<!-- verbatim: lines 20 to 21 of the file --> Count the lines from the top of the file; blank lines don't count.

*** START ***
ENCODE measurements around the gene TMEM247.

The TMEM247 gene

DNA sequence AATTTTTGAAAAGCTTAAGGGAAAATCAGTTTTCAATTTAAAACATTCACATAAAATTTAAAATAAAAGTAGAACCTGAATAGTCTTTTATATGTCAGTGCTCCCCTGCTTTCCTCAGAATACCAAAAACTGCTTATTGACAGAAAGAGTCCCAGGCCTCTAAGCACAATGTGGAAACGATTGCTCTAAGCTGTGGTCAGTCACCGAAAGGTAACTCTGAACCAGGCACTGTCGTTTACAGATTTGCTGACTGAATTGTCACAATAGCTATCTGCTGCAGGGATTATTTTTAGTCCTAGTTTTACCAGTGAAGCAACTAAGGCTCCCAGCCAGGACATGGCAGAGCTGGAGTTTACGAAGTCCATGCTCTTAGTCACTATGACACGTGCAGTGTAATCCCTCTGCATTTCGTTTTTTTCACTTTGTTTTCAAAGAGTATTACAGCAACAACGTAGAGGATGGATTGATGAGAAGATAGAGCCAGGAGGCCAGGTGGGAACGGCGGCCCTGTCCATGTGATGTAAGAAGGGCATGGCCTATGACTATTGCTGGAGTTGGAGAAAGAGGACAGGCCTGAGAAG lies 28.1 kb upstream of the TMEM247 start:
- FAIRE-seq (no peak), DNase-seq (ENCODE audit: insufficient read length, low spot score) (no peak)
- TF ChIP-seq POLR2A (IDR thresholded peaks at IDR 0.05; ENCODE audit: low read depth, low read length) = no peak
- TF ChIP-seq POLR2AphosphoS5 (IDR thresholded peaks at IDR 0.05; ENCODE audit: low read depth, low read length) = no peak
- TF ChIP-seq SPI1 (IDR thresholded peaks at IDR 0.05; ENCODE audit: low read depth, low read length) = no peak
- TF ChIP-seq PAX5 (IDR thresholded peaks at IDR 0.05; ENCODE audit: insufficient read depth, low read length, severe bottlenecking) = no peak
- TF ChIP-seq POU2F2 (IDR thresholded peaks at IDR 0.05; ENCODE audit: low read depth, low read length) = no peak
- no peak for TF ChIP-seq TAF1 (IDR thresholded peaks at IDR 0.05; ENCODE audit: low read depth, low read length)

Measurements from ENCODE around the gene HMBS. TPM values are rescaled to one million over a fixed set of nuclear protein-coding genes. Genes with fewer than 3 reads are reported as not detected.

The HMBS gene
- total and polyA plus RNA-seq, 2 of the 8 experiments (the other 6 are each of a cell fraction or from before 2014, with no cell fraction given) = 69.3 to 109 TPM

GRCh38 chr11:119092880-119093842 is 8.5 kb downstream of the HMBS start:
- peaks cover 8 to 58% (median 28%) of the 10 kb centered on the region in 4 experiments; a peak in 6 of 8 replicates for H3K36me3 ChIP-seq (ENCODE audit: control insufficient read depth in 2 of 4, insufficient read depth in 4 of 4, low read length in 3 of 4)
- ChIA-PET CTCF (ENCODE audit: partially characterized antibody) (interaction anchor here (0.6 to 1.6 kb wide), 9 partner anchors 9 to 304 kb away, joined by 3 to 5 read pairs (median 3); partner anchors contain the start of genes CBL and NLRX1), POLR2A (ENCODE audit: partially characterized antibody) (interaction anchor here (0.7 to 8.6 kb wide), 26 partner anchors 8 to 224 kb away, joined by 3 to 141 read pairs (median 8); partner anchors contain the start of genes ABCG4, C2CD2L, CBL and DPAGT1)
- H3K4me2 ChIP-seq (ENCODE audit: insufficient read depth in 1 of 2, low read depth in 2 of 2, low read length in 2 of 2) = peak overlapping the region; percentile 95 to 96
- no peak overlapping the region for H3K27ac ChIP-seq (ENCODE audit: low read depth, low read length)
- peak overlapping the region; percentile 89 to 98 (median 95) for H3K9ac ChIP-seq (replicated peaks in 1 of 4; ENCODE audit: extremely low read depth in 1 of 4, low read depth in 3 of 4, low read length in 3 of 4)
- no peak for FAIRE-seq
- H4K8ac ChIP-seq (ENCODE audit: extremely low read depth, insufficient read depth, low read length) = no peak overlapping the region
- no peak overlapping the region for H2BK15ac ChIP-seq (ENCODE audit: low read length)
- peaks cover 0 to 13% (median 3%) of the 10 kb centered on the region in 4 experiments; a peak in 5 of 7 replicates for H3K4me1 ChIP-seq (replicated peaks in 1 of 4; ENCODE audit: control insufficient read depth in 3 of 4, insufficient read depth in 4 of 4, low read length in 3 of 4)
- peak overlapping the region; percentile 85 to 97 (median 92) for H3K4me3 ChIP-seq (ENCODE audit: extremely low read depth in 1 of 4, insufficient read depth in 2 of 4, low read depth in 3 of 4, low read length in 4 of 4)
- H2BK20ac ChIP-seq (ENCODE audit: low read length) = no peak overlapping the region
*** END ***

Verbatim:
- no peak for FAIRE-seq
- H4K8ac ChIP-seq (ENCODE audit: extremely low read depth, insufficient read depth, low read length) = no peak overlapping the region